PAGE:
What Can Cannabis do for Seasonal Allergies?

Philip Ghezelbash June 28, 2019 0 comments

Winter allergies, spring, or summer – all make life miserable. Will cannabis help? 

According to new research, if you’re suffering from allergies, cannabis may reduce symptoms just like any other anti-allergy medication. Winter-or-not, allergies arise when your body attacks invaders perceived to be harmful that are not actually harmful. The most common of these are dust, pollen, and pet dander. The body triggers an immune response even though these are not dangerous pathogens.

Reducing Histamine with Cannabinoids and Terpenes?

Histamines are the bouncer for your body. These cause you to tear up, sneeze, run a snotty nose, all in an effort to get rid of perceived invaders. 

Special antibodies, called IgE, trigger the histamine response common to people who suffer allergies. By preventing histamine release, one can reduce symptoms of allergies. This is the mode of action for most over-the-counter anti-allergy medications.

A 2009 study found that cannabinoids impair the activation of T-cells (a type of white blood cells) in mice. This is good because T-Cell activation increases antibody responses, which then increases histamine and allergic reactions. By impairing the activation of T-cells, cannabinoids could reduce allergy symptoms.

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According to research, it’s not only cannabinoids that can help. Terpenes may also reduce allergic symptoms. A 2014 study found that the terpene α-pinene could help to reduce antibody levels, at least in mice. 

The mice who received the terpene rubbed their eyes, nose, and ears less, which indicated alleviation of allergic symptoms. The mice also showed physiological changes, such as significantly lower nasal IgE levels. 

Another 2005 study showed that cannabis could prevent a histamine response through suppressing mast cell activation. Connective tissue contains mast cells, which trigger histamine release when activated.

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It appears, at least according to these studies, that cannabinoids and terpenes can modulate histamine release and thereby could, in theory, decrease allergic symptoms. Big news for any one who struggles with seasonal allergies!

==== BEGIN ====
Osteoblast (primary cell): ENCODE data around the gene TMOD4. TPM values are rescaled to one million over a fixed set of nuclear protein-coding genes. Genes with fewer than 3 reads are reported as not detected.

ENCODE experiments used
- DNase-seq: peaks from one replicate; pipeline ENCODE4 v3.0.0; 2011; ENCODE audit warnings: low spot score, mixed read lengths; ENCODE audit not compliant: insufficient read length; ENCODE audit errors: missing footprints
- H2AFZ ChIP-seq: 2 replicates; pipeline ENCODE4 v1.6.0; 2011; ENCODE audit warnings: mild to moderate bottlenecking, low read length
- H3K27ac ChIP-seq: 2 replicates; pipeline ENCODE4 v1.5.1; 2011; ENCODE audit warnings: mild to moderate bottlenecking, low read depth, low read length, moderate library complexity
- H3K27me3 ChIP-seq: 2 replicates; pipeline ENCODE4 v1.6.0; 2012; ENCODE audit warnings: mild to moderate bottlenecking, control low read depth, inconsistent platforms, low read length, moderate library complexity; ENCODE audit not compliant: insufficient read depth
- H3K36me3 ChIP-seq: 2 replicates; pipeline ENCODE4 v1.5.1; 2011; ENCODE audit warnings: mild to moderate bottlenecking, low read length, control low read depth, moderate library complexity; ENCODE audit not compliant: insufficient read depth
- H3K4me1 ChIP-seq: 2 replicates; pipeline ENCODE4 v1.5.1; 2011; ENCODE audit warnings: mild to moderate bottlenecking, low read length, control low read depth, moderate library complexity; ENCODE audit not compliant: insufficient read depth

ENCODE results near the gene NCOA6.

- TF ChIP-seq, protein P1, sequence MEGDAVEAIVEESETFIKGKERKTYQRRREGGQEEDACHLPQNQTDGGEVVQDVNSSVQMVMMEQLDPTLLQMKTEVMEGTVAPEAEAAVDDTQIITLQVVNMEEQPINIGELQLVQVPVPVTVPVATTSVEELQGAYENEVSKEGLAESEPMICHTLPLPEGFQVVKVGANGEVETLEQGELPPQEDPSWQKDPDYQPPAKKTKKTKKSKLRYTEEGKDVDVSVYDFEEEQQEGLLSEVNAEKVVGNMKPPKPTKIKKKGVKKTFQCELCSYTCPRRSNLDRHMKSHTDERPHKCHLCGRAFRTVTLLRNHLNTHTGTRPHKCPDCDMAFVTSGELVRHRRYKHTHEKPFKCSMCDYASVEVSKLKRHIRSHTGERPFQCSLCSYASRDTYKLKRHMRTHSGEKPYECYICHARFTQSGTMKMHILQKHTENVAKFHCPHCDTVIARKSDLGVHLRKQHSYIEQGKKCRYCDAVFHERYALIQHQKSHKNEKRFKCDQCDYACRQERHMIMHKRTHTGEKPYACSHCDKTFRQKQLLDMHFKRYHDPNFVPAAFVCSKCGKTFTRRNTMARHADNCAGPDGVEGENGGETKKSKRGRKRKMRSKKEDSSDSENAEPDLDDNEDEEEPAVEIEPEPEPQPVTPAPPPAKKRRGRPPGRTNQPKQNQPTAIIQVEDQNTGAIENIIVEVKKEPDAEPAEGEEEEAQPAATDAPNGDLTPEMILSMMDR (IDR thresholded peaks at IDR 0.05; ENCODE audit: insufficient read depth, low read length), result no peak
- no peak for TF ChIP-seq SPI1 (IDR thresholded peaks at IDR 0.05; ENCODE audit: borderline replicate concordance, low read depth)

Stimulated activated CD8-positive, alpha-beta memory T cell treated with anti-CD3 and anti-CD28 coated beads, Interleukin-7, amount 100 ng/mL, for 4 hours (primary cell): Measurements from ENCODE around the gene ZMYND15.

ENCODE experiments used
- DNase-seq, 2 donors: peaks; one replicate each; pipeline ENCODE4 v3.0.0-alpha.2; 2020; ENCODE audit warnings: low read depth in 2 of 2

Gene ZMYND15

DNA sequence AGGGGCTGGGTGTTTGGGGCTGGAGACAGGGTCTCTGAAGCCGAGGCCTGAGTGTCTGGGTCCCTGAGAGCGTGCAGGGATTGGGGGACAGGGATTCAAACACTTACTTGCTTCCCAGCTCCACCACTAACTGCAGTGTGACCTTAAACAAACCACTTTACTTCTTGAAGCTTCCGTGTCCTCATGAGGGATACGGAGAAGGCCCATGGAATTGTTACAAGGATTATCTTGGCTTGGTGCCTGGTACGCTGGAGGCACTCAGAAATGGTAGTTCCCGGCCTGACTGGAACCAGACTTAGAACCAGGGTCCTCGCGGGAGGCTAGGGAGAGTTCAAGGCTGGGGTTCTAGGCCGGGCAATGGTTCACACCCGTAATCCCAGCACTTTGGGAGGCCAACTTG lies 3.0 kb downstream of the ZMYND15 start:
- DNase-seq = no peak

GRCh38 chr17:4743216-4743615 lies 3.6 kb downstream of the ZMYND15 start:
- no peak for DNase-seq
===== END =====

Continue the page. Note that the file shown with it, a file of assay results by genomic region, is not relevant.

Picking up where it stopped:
Winter Allergies, Asthma, and Cannabis

A 2009 study showed that THC could turn down allergic asthma and other inflammatory responses that obstruct the airway.

Cytokine-triggered immune response are mitigated by cannabis that is rich in THC.  The cells of the immune system secrete cytokines as chemical messengers that run to the next cell to warn of the attack. The secretion of cytokines is central to almost every stage of allergen immune response.

Keep in mind that smoking cannabis will most likely not help. Inhaling of smoke is known to exacerbate symptoms of asthma and other conditions affecting breathing. So, if you’re struggling with asthma, you may want to consider an oil, edibles, and even a cannabis inhaler!

Inflammation and Allergies

Inflammation also plays a crucial role in allergic responses. And, it is well-documented that cannabis, particularly the non-intoxicating cannabinoid, CBD, reduces inflammation. CBD achieves this through indirect activation of the CB2 receptor.

Researcher Dr. Sue Sisley conducts controlled human trials on the effects of cannabis. She explains that inflammation “certainly does relate to allergies.”  She goes on to explain that in reducing inflammation, it’s likely we will reduce classic symptoms of allergies, such as itching and hives.

Inflammation is associated with allergies. Cannabis decreases inflammation. Therefore, cannabis potentially reduces inflammatory-induced allergic symptoms.

In theory, this does make sense, but we don’t yet have controlled trials to verify whether this is true. 


THC Could Prevent Allergic Skin Reactions

THC may also help with allergic skin reactions. According to a study from 2007, THC-based medications reduced allergic responses in the skin. Synthetic THC was applied to the skin of mice that suffered from severe skin allergies. The rodent body responded by reducing cytokine response. This, in turn, helps deal with redness and swelling at the site of allergic response. 

In conclusion, there are plenty of animal-based studies to suggest that cannabis can help reduce allergic response. Still, to make any definitive conclusions about people, we’ll have to wait for human trials to be complete. In the meantime, you can experiment with topicals and oils to reduce your inappropriate immune responses. 

Author avatar

Philip Ghezelbash

Philip Ghezelbash is an ex-personal trainer with a science background who currently operates New Zealand's only health specialized writing studio. He is passionate about presenting complex science in an easy to digest manner and is a firm believer that cannabis has substantial potential to be used as a medicine for degenerative disease.

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